Yet another way of looking at these is to see each such object as being an “entity” with a known “address” that identifies it globally, and the properties that are associated with that entity – its metadata – provide a description of the state of that entity at a particular time. If you remove the requirement that the address has to be a real world location, then the address can in fact be thought of as an absolute name for that entity – even if that entity is not itself a physical construct but rather a conceptual abstraction. The “Seattle Mariners” is an entity, but that entity is not in and of itself a physical object, but an organization.

The things that make up that organization, the players, the coaches, the management, the facilities, may refer to physical objects or people, but from an information management perspective this is simply a byproduct of an information model – there is the person “Felix Hernandez”, and then there is the information entity “Felix Hernandez”, who has a set of attributes – games played, games started, season earned run average,  lifetime ERA, preferred pitches, win-loss record, and so forth, that describe this entity.  This latter entity is useful for working with data models and applications (Fantasy Baseball is essentially a data model and simulation on that model using these entities as starting points).

What makes this significant though is that while Felix Hernandez is a baseball player he is also a legal person with bank accounts, a mortgage, income tax records and so forth. This Felix has a whole different set of properties – is in effect engaged in a completely different model and no doubt has very different identifiers within these models- yet it is also undeniably the same person. The same can be said for the Seattle Mariners – it is simultaneously a baseball team and a business, and in an era of big data, the former model (a team’s win-loss record for a given set of seasons) can have a very real impact upon the latter model (the profit or loss of the franchise as a business). The collective set of information about the Seattle Mariners can then be thought of as its metadata.

Metadata means many different things, though most are related. Metadata is the set of properties, as well as property values, that has been collected about a given entity or resource. It is the set of alternative values that any given property can take (the list of all teams in the MLB, or the American League West, or sports teams in Seattle). It includes the relationships that exist between this entity and others (player:Felix_Hernandez is a member of team:The_Seattle_Mariners) and type associations (player:Felix_Hernandez is a baseballPosition:Pitcher). It is type constraints – Earned Run Averages are always a three decimal floating point number, as an example. This metadata has a history, and evolves over time … and its rapidly becoming overwhelming.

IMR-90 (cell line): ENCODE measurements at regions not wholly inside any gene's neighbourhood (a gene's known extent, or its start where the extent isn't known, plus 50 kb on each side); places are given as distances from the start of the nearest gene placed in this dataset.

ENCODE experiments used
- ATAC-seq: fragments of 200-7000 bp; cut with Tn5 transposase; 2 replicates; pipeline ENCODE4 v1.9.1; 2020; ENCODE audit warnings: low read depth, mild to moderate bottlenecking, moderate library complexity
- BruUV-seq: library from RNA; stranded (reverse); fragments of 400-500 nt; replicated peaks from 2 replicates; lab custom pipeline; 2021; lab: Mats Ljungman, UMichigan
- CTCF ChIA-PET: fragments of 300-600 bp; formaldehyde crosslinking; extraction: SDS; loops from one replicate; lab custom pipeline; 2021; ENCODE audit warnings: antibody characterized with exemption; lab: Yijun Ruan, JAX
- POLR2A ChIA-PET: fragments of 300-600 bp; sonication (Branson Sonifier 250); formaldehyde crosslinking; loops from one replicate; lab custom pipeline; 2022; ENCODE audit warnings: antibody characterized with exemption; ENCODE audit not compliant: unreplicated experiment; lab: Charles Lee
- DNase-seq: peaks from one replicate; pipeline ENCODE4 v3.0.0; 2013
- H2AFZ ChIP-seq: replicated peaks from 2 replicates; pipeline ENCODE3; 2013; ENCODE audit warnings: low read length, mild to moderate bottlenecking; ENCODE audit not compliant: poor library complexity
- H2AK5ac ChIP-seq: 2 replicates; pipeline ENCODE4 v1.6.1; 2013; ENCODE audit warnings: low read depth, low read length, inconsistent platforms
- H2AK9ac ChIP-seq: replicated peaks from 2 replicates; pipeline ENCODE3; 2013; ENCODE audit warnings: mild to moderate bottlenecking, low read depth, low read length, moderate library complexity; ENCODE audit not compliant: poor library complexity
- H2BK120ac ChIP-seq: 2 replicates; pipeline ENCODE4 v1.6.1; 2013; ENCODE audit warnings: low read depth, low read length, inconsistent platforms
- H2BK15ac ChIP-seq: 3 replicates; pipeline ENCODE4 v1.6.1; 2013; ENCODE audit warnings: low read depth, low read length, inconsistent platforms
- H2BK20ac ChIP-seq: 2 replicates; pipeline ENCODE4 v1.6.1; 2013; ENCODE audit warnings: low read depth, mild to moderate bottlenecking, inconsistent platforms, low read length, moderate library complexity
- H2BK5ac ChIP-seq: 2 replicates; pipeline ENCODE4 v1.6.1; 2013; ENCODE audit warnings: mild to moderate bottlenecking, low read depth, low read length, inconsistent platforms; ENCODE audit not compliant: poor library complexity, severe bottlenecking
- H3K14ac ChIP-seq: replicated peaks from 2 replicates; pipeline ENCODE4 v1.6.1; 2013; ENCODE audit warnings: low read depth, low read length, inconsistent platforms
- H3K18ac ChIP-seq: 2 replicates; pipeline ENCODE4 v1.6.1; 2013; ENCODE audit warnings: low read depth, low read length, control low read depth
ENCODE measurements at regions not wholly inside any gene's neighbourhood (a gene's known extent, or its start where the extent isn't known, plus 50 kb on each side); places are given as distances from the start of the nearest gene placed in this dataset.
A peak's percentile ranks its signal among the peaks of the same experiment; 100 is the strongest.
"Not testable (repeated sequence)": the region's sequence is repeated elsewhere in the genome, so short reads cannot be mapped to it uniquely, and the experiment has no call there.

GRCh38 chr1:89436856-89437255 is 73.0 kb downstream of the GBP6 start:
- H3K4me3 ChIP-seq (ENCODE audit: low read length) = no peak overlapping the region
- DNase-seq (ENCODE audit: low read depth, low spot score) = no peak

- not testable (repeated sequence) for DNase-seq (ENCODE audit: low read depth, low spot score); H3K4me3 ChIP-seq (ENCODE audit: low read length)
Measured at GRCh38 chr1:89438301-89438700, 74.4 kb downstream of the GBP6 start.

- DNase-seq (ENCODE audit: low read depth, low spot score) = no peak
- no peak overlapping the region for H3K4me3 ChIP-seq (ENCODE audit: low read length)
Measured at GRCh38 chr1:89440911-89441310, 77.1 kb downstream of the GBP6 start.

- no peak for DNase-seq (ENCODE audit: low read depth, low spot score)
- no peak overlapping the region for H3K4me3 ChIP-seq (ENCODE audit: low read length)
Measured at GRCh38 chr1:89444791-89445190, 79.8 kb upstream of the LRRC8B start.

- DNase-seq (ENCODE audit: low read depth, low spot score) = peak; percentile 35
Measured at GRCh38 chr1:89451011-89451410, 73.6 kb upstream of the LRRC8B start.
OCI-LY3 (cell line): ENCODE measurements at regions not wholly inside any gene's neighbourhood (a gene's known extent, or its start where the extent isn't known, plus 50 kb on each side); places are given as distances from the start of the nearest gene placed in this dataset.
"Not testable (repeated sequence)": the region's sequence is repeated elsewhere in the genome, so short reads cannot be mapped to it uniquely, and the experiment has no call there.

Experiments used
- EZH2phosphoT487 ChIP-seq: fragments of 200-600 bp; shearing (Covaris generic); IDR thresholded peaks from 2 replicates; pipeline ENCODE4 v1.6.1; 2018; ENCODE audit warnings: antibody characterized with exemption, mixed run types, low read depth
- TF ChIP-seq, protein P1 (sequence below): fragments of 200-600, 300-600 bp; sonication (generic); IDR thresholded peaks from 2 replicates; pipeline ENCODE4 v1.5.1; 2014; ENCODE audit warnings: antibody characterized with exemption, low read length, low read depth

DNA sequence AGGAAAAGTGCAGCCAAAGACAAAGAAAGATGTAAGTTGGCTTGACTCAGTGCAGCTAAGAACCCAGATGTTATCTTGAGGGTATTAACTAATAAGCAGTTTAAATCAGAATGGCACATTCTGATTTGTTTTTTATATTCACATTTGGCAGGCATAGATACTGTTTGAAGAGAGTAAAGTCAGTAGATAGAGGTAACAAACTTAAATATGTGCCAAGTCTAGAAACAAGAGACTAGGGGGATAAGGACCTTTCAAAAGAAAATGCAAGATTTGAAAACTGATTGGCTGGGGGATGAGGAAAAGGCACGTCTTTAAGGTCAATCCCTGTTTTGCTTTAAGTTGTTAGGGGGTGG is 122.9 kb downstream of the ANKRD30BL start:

Many organizations are now facing (or will soon face) a metadata crisis. As business units evolve and data software and systems emerge to solve specific problems, they introduce explicit models about the things that this business cares about. Yet because most relational databases are intended to solve specific needs, these models about the very same things are disconnected from one another, identifiers change based upon which database holds them, and business lose value from this data because there is no clean way to see the interrelationships that exist between the different models. Organizations have started employing Master Data Management solutions to track keys across systems, but this process is at best a stop-gap, useful for synchronization but because of that ill-suited as a queryable repository.